Kelly Hospitality Group and its three landmark restaurants have been fixtures on the Outer Banks for many years. In addition to supporting community efforts, Kelly Hospitality Group is known for its superior service with Outer Banks catering abilities at many area parties, weddings and other events of any sizes.
For more information about how to participate in the 24th Annual St. Patrick’s Day Parade, contact Kelly’s Restaurant or go to Kelly’s website. Kelly Hospitality Group owns and operates three restaurants: Kelly’s Outer Banks Restaurant and Tavern and Pamlico Jack’s in Nags Head and Mako Mike’s in Kill Devil Hills.
As we welcome the New Year, we start to look at our calendars and plan the upcoming events. One of the Outer Banks favorite events is Taste of the Beach. Set for March 14 – 17, 2013, this hugely popular event brings the best food, libation and fun to North Carolina’s barrier islands. And, as always, we plan to be a major player during the festivities with two of our landmark restaurants hosting events over the weekend.
Kelly’s Outer Banks Restaurant and Tavern is set to host a “Six Course Celebration of Northeast North Carolina” on Friday evening. At this event, Kelly’s executive chef will prepare delicious food with a local flare and pair them with beer and wines from area breweries and wineries.
Then, again, on Sunday, Kelly’s steps into the limelight with its annual St. Patrick’s Day party which is a favorite spot to celebrate the Irish culture. For anyone mentioning Taste of the Beach, Kelly’s offers a special discount for stopping by to party in green.
Another of our restaurants is also hosting events throughout Taste of the Beach. Pamlico Jack’s is set for a Caribbean party on Friday and Saturday nights. The “Rum Tour and Island Bites” party features delicious tropical food and drinks in a buffet style fare capped off with an OBX tradition – Outer Banks Rum Cake.
Finally, on Sunday night, the event is capped off at Pamlico Jacks with the Grand Tasting where the real fun starts. During two sessions, judges and guests vote for their favorites in several categories including Best Booth, Best in Show, Best Outer Banks Catch, Chef’s Awards and the People’s Choice Awards. At the close of the second session, officials announce the winners following the second session. In years past, Kelly’s Outer Banks Restaurant and Tavern has won the People’s Choice Award & finalist in many categories.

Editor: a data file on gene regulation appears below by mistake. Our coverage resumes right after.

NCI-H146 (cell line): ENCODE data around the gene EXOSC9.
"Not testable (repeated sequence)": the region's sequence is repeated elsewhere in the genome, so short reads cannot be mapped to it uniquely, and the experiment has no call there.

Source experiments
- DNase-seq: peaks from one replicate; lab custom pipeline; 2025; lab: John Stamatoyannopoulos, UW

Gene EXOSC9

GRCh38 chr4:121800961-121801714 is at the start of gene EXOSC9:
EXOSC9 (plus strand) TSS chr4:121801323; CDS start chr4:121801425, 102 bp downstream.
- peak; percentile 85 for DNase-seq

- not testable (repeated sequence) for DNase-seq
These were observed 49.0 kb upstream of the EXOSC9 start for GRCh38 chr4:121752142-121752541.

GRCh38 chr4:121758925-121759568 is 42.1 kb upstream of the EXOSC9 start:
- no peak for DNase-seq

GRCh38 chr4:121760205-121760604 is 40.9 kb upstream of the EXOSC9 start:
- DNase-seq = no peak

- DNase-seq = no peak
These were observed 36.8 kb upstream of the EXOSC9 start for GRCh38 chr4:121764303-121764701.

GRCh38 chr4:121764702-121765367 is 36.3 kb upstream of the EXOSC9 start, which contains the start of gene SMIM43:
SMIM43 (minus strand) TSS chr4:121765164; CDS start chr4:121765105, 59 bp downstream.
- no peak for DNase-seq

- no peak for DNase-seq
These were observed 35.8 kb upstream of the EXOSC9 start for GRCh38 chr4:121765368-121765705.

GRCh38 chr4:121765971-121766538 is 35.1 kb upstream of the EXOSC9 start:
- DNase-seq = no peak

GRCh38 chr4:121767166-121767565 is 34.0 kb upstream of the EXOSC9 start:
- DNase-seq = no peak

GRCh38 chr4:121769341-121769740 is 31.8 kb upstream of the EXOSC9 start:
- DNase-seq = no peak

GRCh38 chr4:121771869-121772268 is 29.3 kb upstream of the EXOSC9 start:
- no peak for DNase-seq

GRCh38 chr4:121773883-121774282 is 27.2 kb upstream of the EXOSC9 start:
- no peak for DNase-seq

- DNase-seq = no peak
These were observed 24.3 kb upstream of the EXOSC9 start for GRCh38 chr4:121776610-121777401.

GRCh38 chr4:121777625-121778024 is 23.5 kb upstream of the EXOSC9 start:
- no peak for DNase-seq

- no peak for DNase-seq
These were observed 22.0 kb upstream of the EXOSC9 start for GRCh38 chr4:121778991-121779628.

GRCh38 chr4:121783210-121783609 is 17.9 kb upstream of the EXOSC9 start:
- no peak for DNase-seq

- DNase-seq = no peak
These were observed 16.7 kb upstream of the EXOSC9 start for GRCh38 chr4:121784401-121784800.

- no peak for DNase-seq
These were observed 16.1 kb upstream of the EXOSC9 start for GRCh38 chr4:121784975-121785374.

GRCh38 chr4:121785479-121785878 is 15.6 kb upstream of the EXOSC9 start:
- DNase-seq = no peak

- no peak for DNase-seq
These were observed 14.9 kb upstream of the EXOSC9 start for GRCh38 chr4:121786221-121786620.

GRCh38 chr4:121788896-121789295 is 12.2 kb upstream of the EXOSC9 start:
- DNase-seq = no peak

Kelly’s participation in Taste of the Beach gives people the opportunity to enjoy its restaurants’ food as well as see first-hand why so many locals turn to its restaurants for their Outer Banks catering.
With just about 10 weeks until the event, we urge visitors planning to attend Taste of the Beach to make their reservations now as this event always sells out. We will see you at Taste of the Beach.
Open 364 days a year, area residents and guests always count on us at Kelly’s Outer Banks Restaurant and Tavern. In business for over 30 years, we are an Outer Banks tradition. Visitors read about the restaurant before heading to the Outer Banks and even drive past it. Locals love the camaraderie that comes from living here and bring their friends and families simply because they know that we will give them a great meal followed by some fun entertainment.
One thing that makes us so popular is that we treat our guests like family. Whether regulars or dining here for the first time, each person is welcomed at the door. Since we opened our doors, over three million people have come here as we cater to pretty much everybody from seafood aficionados to land lovers. This is just as perfect a restaurant for large groups as it is for small, intimate dinners for two.
For anyone wanting to extend the evening or simply go out for some fun, our Tavern is also a perfect place to settle for the evening. The Tavern is a favorite for those wanting to hear live music from great local and regional bands or make it a big night of dancing. If a big dinner is not in the plan, then the Tavern is the answer as we offer a lighter, more casual menu.
As for Outer Banks events and parties, no one handles the details like us. Whether catering the food or handling the entire event, we make sure everything goes off without a hiccup.
No matter the desires for the night, Kelly’s Outer Banks Restaurant and Tavern is truly a one-stop restaurant that accommodates everyone. We want everyone to enjoy themselves and have a great dinner. We look forward to another 30 years. Remember the doors are always open…except on Christmas. After all, everyone needs a little time with family.